Delaware’s city manager has chosen not to submit an application to City Council to establish an area for people to walk around with open containers of alcoholic beverages.
At its last meeting, council scheduled a public hearing for July 24 to discuss creating a designated outdoor refreshment area, or DORA, in downtown. But the hearing was contingent upon the application’s submission by Friday.
“The city has decided not to submit an application at this time, without more feedback from businesses and stakeholders,” city spokesman Lee Yoakum said. “Council is happy to hear discussion on the topic at its next Council meeting July 24 but it won’t technically be a public hearing.”
After April 30, the city became eligible to have a designated outdoor refreshment area under a state law approved in 2015. Due to the city’s population being less than 35,000 as of the 2010 census, it can only have one DORA of up to 150 contiguous acres with at least four permit holders.
The law requires Delaware City Manager R. Thomas Homan to submit an application to council. Required information for the DORA permit includes its boundaries, signage, hours of operation, a sanitation plan, the number of personnel to ensure public safety, and a requirement to have the alcoholic beverages served in plastic containers.
When the application is submitted, council has a 45-day window in which to publish a public notice twice over a two-week period. Council would have to approve or deny the application within 60 days of the initial notice, but no earlier than 30 days. If approved, the city would notify the state’s division of liquor control and the investigative unit of the department of public safety notice.
In June, some council members appeared to support establishment of a DORA — at least for special events — to enhance the downtown, which is home to a variety of restaurants and bars.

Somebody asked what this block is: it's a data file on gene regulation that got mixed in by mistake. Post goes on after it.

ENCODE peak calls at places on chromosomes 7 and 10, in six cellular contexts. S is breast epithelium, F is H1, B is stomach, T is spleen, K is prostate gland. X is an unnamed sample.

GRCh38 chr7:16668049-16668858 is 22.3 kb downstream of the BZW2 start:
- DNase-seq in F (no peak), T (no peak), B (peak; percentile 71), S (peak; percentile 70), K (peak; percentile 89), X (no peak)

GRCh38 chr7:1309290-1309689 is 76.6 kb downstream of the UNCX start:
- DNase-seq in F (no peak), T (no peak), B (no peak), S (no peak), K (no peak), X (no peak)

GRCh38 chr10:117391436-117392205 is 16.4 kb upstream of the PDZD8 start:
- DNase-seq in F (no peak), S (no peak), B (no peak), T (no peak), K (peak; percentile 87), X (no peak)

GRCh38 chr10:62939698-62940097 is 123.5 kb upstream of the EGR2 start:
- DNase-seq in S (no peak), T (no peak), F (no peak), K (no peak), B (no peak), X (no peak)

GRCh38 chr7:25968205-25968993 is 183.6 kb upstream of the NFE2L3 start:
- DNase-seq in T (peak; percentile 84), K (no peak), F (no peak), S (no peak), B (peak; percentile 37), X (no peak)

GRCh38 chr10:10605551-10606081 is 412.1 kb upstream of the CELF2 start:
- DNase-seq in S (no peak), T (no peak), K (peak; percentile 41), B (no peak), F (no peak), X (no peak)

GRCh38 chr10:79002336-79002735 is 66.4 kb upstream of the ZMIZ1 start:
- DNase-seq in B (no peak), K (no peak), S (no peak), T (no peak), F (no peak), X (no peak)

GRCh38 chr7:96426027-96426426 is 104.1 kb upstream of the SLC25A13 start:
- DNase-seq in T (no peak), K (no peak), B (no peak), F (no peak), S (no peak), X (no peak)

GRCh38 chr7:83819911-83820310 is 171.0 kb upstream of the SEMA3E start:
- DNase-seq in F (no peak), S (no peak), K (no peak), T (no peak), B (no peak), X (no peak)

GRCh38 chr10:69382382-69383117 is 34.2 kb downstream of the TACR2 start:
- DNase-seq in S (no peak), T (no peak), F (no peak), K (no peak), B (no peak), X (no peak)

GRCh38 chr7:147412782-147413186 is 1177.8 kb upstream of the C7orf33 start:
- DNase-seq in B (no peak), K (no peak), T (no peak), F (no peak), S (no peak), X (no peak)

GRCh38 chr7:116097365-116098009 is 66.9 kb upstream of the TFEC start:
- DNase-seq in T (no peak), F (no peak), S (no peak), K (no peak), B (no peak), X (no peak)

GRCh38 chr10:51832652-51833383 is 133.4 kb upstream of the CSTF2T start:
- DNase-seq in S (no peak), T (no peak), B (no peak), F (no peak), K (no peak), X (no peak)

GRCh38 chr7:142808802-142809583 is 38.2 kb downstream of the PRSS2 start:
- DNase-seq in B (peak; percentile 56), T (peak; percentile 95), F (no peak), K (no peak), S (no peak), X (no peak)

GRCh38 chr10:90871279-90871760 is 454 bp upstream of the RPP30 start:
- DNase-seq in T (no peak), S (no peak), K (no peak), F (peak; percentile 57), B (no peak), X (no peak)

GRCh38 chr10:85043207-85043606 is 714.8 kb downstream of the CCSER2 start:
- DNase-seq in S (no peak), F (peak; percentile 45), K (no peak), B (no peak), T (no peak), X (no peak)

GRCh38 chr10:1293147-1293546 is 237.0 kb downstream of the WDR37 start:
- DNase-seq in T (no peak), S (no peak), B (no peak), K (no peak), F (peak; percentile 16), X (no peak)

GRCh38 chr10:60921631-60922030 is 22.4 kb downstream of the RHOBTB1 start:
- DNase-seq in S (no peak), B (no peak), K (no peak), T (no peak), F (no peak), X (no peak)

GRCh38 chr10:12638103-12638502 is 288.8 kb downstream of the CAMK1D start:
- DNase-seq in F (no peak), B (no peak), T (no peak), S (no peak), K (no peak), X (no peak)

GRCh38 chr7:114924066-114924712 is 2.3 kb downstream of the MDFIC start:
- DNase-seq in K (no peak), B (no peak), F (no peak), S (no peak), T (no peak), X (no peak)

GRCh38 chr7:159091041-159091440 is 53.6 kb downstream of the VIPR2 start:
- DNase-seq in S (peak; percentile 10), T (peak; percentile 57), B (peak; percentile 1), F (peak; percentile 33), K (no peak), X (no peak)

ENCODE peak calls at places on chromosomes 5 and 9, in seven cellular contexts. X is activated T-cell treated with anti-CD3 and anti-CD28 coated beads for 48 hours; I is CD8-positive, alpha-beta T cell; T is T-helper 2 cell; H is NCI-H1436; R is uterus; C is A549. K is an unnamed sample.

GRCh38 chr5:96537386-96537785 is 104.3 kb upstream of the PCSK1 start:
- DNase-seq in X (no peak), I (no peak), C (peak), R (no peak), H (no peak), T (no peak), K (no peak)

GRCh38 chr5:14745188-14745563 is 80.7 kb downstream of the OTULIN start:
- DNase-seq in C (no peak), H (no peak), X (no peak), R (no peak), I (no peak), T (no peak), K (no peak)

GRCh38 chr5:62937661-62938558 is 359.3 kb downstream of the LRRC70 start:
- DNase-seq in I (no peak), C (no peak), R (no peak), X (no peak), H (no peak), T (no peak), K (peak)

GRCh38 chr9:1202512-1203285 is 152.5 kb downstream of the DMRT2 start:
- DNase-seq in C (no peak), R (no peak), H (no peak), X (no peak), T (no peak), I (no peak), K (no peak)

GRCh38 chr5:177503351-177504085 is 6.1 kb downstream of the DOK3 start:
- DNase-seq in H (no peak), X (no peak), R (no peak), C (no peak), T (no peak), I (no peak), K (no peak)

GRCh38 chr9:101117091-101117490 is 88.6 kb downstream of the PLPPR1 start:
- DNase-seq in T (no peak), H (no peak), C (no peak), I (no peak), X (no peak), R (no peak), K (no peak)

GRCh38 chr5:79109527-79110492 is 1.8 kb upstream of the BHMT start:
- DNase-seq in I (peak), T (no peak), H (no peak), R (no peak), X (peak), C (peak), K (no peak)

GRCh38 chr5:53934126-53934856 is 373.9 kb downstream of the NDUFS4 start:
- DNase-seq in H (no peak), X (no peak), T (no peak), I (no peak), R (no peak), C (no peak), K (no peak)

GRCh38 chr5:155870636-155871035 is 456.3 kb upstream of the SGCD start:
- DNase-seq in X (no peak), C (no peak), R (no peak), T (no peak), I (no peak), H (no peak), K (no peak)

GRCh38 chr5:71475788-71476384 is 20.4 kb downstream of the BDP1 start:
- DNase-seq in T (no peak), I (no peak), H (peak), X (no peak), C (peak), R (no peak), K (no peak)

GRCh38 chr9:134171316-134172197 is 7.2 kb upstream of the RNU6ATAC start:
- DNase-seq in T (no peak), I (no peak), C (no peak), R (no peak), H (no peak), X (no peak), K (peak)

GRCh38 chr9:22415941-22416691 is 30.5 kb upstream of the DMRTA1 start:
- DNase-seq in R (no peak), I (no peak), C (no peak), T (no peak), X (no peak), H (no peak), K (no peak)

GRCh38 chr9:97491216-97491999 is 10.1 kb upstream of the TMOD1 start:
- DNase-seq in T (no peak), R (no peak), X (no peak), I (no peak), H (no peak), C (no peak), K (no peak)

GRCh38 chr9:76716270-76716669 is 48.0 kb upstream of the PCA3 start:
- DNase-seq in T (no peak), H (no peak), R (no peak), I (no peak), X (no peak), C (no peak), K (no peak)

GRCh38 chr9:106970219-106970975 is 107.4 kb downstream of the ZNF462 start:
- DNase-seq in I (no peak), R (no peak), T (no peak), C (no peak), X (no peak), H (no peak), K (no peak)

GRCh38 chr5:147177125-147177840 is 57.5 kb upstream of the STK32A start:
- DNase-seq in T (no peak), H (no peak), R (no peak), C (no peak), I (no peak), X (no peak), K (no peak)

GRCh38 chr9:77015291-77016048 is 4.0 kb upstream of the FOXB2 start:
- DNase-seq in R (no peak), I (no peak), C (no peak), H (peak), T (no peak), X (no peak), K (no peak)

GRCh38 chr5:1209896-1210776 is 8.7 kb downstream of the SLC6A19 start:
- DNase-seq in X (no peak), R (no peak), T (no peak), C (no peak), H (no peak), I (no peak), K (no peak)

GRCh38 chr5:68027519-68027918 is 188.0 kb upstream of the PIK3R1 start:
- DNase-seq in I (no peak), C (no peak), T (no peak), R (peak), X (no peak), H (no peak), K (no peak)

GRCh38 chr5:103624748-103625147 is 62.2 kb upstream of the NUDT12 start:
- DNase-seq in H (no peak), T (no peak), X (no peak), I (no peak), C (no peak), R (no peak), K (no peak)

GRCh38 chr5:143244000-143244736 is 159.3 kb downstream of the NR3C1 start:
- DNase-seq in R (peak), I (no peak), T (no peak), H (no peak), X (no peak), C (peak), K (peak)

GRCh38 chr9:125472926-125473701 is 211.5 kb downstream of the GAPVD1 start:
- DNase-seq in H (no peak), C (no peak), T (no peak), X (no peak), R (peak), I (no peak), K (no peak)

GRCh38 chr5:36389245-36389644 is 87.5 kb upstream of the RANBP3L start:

But some members were on the fence or opposed to having the DORA on a regular basis because the city is a college town with Ohio Wesleyan University near downtown. And there was some concern about including Main Street Delaware’s First Friday events in the DORA permit because many families with young children attend the event.
Council has publicly received feedback from some business owners and residents. While some downtown business owners had expressed their support, Todd Daughenbaugh, owner of Fresh Start Cafe and Bakery, said council should proceed with caution.
“I think you’re going to change the downtown,” he said.
Resident Deborah Guebert agreed. She said the establishment of a DORA would change not only the atmosphere, but also the character of the downtown area.
“The main reason to consider opening it up to further use in terms of alcohol is simply the profit motive and the merchants are hoping to make more money,” she told council at its last meeting.
Guebert said 1 out of 5 people in Ohio suffer from alcohol abuse with the statistics higher for men. She added that there were enough local Alcoholics Anonymous groups to show there’s a demand for the services and reports of alcohol-related issues often appear in The Gazette’s police blotter.
“A deeper concern for our neighbor includes not just trying to see their physical needs are met in certain ways, but also trying to construct our public policy in ways that will nudge them towards positive behaviour rather than negative behaviour and a public policy that is realistic about the dark side of human nature,” she said.
Gazette reporter Brandon Klein can be reached by email or on Twitter at @brandoneklein.